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What is the most general class of metric spaces for which the closest pair of points in any finite subset can be found in time O(n^(1+eps))? I have studied how to do this in O(n log(n)) in the plane, and I believe I can generalize the same method to some other surfaces, but it does not work in 3-space (maybe it is possible but I suspect not). Are there any interesting examples of metric spaces in which this problem can be solved efficiently?

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Metric space is the wrong notion. The definition does not even guarantee that distances are computable. –  Felipe Voloch Aug 18 '10 at 23:33
    
The assumption is that the distance can be computed in constant time. –  Dan Brumleve Aug 18 '10 at 23:46
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Basically you are given a distance table but you only have enough time to examine slightly more than a square root of its entries. –  Dan Brumleve Aug 18 '10 at 23:53
    
are you willing to tolerate approximate answers ? that will open up the range of possibilities. –  Suresh Venkat Aug 20 '10 at 2:54
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3 Answers 3

up vote 5 down vote accepted

I assume you are aware of the classic paper by Jon Bentley, "Multidimensional divide-and-conquer" [Commun. ACM 23(4):214-229 (1980)], in which he showed how to find the closest pair of points in $\mathbb{R}^3$ in the Euclidean metric in $O(n \log n)$ time. His algorithm works in arbitrary dimensions in $O(n \log^{d-1} n)$. I realize I am not answering your question about metric spaces, but it might be worth revisiting his algorithm to see how heavily it leans on the norm.

Rabin's 1976 randomized algorithm achieves $O(n)$ expected time. An updated detailed analysis is in the paper "A Reliable Randomized Algorithm for the Closest-Pair Problem" by Martin Dietzfelbinger, Torben Hagerup, Jyrki Katajainen, and Martti Penttonen [Journal of Algorithms 25(1): 19-51 (1997)]. Again I am not addressing your focus on other metric spaces, but these efficient algorithms for Euclidean distance would be a place to start.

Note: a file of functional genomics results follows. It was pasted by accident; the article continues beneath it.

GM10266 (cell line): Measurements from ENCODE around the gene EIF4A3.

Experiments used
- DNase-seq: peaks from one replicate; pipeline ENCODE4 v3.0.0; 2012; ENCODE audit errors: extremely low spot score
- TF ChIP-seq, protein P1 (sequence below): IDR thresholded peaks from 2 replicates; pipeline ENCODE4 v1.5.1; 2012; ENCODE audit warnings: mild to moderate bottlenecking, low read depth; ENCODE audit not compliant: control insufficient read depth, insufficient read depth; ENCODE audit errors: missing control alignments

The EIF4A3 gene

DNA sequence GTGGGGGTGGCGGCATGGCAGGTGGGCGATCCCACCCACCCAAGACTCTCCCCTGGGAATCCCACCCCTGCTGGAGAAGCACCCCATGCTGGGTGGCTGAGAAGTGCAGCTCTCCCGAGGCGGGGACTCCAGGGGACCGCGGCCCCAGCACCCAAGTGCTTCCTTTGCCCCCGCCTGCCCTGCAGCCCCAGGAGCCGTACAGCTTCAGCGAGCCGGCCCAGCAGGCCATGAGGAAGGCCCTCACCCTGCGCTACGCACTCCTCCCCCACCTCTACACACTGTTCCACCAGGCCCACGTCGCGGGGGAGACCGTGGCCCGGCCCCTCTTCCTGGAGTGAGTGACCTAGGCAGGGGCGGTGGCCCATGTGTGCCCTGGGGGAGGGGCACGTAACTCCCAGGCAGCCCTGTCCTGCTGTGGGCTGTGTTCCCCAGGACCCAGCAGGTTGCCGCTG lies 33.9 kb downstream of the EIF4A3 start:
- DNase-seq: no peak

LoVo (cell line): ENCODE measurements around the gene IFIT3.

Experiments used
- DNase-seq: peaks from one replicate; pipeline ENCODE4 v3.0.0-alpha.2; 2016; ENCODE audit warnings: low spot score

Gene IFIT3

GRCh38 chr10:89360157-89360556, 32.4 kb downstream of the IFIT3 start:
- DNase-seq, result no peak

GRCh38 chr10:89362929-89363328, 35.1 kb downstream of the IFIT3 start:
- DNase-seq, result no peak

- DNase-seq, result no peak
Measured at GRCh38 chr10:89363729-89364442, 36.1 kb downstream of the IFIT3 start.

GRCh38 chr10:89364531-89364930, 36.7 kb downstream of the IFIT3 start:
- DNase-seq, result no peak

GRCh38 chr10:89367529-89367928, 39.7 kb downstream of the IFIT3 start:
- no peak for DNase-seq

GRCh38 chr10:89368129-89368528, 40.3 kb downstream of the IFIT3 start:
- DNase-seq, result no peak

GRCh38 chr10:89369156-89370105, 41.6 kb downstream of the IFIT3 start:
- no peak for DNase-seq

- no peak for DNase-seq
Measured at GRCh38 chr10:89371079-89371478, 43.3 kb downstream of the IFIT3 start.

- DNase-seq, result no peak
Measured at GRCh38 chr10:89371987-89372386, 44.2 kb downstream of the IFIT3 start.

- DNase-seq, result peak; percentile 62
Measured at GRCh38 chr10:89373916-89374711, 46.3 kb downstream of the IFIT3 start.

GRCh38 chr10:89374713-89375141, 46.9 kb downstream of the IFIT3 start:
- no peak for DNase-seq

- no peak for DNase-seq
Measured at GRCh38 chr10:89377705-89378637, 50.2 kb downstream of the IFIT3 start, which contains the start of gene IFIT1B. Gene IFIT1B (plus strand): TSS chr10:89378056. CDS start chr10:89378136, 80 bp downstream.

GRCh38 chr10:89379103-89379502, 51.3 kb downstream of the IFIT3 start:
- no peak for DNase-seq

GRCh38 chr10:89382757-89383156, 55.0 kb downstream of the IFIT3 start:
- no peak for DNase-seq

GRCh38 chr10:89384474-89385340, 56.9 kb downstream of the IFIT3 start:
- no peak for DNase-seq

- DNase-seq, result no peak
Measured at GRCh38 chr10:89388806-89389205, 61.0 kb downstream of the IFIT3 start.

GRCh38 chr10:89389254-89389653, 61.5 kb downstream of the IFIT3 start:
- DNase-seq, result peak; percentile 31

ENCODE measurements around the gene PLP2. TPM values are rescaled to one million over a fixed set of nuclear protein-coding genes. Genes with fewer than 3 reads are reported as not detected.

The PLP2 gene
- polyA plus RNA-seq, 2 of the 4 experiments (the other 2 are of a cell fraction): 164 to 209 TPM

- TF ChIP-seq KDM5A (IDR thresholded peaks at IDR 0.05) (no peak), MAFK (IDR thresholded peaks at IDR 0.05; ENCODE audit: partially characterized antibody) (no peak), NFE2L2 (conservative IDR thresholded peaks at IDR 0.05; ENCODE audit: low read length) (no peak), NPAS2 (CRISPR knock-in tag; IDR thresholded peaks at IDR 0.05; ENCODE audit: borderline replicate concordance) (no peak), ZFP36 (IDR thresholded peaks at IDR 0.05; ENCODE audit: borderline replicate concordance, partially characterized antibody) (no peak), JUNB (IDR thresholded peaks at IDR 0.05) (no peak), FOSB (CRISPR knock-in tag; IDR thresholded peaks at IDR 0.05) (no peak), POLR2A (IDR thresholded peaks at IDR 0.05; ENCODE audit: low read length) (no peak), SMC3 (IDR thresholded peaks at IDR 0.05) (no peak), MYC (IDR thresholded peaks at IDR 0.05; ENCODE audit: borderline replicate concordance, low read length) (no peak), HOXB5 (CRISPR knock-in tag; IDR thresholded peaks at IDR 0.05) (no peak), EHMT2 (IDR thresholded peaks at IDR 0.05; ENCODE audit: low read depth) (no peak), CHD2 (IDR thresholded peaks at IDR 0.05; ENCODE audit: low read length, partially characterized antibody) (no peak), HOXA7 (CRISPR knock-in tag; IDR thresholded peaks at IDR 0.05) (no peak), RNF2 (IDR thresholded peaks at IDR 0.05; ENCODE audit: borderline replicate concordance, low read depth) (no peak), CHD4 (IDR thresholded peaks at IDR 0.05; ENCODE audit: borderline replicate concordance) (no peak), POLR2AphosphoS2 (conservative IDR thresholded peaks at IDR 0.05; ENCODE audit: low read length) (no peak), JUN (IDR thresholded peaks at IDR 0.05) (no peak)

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Thanks, this is a helpful reference. It looks like my suspicion was completely wrong! –  Dan Brumleve Aug 19 '10 at 0:14
    
Beautiful. One thing I do not understand: essentially, Dan's question is reduced to a different one. Namely, is it possible to find an $\mathbb{R}^d$ such that there are n points at the same mutual distances as the points in the original metric space? and how large is d, and does it depend on n? or am I wrong. –  Piero D'Ancona Aug 19 '10 at 0:25
    
@Piero: $n$ points in any metric space embed isometrically into $\ell_\infty^{n-1}$. If the points are labeled $x_0,\dots, x_{n-1}$, map a point $x$ to $(d(x,x_0),\dots,d(x,x_{n-1}$. You of course cannot embed every finite metric space isometrically into a Hilbert space. –  Bill Johnson Aug 19 '10 at 0:55
    
@Joseph: The bound given by Bentley on p. 227 is $O(n\log^{d-1}n)$. Did I miss something? –  François G. Dorais Aug 19 '10 at 13:02
    
@François: You are right, I only meant the algorithm still works, but I implied the complexity was the same when it is not. Corrected now. Thanks for catching this! –  Joseph O'Rourke Aug 19 '10 at 20:46
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A popular assumption in theoretical computer science for algorithms of this type is that the metric have bounded "doubling dimension". The doubling dimension of a metric space is the smallest number k such that, for every r and every ball B of radius 2r, there is a cover of B by at most 2^k balls of radius r. Normed real vector spaces of finite dimension have bounded doubling dimension, for instance.

For randomized near-linear closest pair algorithms with this assumption, see e.g. Hildrun, Kubiatowicz, Ma, and Rao, "A note on the nearest neighbor in growth-restricted metrics", SODA 2004.

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Another approach you can take is as follows. Since the closest pair can be solved by $n$ invocations of a nearest neighbor query, you could examine the set of techniques available for performing near-neighbor queries in $n^\epsilon$ time.

In this regard, Ken Clarkson's survey of nearest neighbor methods in metric spaces is quite helpful. Among the things he does is review various properties of metric spaces and how they influence the running time of NN algorithms (the doubling dimension mentioned by David is one example considered here).

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